In her contribution to this section, Sandra Cate (chapter 16) examines the ways in which several contemporary Thai artists in Bangkok and Chaing Mai craft interactive art forms drawing on ancient Theravada Buddhist forms or other “traditional” Thai icons (in�cluding the elephant or the symbolic color of yellow, associated with a revered king of Thailand) to problematize official national narratives of Thai history. These official national narratives suppress evidence of state-sponsored violence against Thai citizens and celebrate mythologies of benevolent rulership. Participatory art in Southeast Asia may also offer less disturbing, more easily digestible lessons. Cate’s chapter also addresses the ways in which contemporary Thai artists such as Rirkrit Tiravanija and Pinardee Sanpitak draw on performance and participatory art to celebrate how the preparation of foods such as pad thai (the epicurean embodiment of Thai identity for many American frequenters of Thai restaurants) can be reconceptualized as part of the social, interactive “art of living.” A bottom-line point embodied in these performative pieces is that we need not limit our conception of “art” to objects and paintings. In a related vein, Nir Avieli (in chapter 17) spotlights food, approaching the Hoinese everyday meal as a kind of cultural artifact that conveys much about Vietnamese conceptions of the cosmos. That is, when viewed as a communicative cultural form, a simple meal of rice, fish, fish sauce, and other leafy or aromatic greens is far more than mere caloric nourishment. Rather, underlying such a meal are important ideas about cosmic principles (yin and yang, am and duong) and the ways in which diet can forge balance between these principles. In essence, as Avieli’s anthropological analysis suggests, Vietnamese food is interwoven with cultural and metaphysical ideas, even when not consciously articulated by those consuming it.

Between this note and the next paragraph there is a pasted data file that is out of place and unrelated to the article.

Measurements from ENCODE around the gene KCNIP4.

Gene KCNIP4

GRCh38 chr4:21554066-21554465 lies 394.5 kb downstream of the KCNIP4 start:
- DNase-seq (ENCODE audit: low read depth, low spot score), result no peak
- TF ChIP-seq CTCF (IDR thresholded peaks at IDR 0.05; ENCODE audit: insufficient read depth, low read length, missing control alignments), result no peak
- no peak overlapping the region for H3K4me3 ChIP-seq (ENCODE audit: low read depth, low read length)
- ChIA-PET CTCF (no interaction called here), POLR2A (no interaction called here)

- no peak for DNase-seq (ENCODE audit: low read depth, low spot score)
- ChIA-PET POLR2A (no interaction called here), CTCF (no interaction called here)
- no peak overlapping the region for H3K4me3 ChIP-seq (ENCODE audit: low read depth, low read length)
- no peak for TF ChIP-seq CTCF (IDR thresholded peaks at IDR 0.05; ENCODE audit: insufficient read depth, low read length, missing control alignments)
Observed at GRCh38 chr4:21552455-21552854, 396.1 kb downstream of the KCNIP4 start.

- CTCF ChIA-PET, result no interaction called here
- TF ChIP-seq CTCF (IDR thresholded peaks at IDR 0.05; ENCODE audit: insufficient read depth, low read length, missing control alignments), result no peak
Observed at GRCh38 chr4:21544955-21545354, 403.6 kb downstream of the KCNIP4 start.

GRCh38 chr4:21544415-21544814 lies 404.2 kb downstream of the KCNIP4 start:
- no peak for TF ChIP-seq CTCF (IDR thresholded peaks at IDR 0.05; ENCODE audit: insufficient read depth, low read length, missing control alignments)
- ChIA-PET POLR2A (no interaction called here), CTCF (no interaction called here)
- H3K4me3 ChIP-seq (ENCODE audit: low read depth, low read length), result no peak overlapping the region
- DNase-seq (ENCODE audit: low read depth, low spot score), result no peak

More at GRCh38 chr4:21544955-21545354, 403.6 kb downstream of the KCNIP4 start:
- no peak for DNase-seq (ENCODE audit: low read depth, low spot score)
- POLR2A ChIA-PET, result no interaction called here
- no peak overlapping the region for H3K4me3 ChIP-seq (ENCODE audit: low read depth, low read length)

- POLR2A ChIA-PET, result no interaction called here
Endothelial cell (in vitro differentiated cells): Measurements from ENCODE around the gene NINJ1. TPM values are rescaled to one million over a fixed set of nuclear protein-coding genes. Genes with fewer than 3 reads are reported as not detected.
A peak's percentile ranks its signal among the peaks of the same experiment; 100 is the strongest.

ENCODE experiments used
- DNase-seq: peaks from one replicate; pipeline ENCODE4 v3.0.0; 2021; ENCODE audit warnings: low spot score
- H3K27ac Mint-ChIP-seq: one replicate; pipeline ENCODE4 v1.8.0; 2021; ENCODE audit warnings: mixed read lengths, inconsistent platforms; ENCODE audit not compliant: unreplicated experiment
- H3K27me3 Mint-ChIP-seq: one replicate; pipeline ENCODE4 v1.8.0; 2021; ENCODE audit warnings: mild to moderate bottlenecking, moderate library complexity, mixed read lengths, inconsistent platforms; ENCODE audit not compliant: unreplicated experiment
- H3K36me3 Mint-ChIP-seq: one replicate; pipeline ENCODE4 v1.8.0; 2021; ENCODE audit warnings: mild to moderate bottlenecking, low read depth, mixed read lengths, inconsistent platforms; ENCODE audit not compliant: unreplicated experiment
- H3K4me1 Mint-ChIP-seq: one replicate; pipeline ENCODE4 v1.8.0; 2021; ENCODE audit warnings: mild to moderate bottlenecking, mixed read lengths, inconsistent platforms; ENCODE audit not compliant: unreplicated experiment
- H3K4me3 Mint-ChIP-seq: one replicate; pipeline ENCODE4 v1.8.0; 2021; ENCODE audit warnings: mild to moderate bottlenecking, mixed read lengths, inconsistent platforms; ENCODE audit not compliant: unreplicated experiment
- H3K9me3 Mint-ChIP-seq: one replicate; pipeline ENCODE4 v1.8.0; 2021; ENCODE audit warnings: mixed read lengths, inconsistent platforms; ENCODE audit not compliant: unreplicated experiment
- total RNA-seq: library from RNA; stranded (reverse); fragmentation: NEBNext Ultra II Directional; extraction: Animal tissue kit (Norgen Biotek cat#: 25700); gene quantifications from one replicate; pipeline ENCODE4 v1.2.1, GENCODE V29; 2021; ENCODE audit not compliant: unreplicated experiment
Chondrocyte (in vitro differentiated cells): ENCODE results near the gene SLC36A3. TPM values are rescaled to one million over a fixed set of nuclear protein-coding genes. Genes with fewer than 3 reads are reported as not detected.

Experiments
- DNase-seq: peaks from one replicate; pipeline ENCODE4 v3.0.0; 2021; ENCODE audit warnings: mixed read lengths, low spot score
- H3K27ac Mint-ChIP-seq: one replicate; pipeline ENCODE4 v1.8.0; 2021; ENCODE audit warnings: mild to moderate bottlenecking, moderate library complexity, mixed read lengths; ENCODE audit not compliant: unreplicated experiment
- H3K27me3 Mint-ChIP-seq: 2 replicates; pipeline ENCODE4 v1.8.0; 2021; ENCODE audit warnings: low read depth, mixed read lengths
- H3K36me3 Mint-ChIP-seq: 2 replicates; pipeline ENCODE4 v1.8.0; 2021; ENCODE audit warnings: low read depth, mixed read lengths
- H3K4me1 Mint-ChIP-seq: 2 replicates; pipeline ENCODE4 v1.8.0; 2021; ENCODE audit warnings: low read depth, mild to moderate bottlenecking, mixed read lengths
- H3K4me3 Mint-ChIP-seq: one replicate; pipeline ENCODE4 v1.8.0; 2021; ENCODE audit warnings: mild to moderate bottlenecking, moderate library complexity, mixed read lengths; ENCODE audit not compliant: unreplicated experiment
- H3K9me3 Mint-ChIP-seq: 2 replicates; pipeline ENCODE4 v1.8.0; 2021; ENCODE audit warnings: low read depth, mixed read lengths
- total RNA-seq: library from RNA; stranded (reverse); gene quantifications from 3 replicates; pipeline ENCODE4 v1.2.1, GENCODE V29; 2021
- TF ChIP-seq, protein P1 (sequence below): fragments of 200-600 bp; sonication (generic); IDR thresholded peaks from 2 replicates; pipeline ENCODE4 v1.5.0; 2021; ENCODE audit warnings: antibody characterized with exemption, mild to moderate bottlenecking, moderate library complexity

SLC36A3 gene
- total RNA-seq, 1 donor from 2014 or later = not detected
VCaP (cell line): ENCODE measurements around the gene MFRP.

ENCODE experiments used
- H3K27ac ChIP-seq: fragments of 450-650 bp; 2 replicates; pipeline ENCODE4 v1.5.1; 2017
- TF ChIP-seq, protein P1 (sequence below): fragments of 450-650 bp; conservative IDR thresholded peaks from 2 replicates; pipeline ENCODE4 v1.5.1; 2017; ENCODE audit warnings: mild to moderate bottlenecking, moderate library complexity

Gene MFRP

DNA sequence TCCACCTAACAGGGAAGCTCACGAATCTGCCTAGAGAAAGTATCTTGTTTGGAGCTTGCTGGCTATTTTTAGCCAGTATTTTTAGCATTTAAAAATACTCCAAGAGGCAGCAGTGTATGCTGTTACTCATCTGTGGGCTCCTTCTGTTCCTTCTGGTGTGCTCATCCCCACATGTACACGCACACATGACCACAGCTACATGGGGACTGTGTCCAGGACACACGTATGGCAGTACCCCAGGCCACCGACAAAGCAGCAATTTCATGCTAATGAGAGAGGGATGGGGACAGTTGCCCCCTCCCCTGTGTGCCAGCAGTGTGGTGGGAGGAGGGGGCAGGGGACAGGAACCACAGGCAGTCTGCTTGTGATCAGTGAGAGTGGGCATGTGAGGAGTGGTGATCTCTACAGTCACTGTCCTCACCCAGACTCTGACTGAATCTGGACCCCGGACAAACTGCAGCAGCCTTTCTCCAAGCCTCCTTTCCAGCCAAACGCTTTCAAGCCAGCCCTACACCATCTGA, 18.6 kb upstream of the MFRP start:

Thus far we have spotlighted performative, immaterial expressive forms and how these expressive forms may “speak” to various spiritual, political, or historical themes. What of more concrete types of material culture? Various writers have addressed the ways in which ancient monumental architectural displays in Southeast Asia embody visions of the cosmos. For instance, the Hindu-Buddhist temple of Borobudur in central Java (Indonesia), whose construction began in approximately 760 ce, is a three-dimensional representation of Buddhist worldview: seen from the air, its overall form is that of a mandala. As pilgrims progress through the levels of the temple, approaching an enormous stuppa at its summit, they trace a path toward spiritual enlightenment. Borobudur’s overall form, the chiseled stone depictions of the life of Buddha on its walls, its division into three spheres (from the sphere of desire at its base to the sphere of formlessness at its summit), and its sculptural representations all communicated themes in Buddhist doctrines to the early Javanese pilgrims who made it their destination. Likewise, as has been noted, the expansive Khmer site of Angkor, whose major temples were constructed between the ninth and fourteenth centuries, also replicates Hindu conceptions of the cosmos, with its enormous “moat” surrounding the central point of Mount Meru.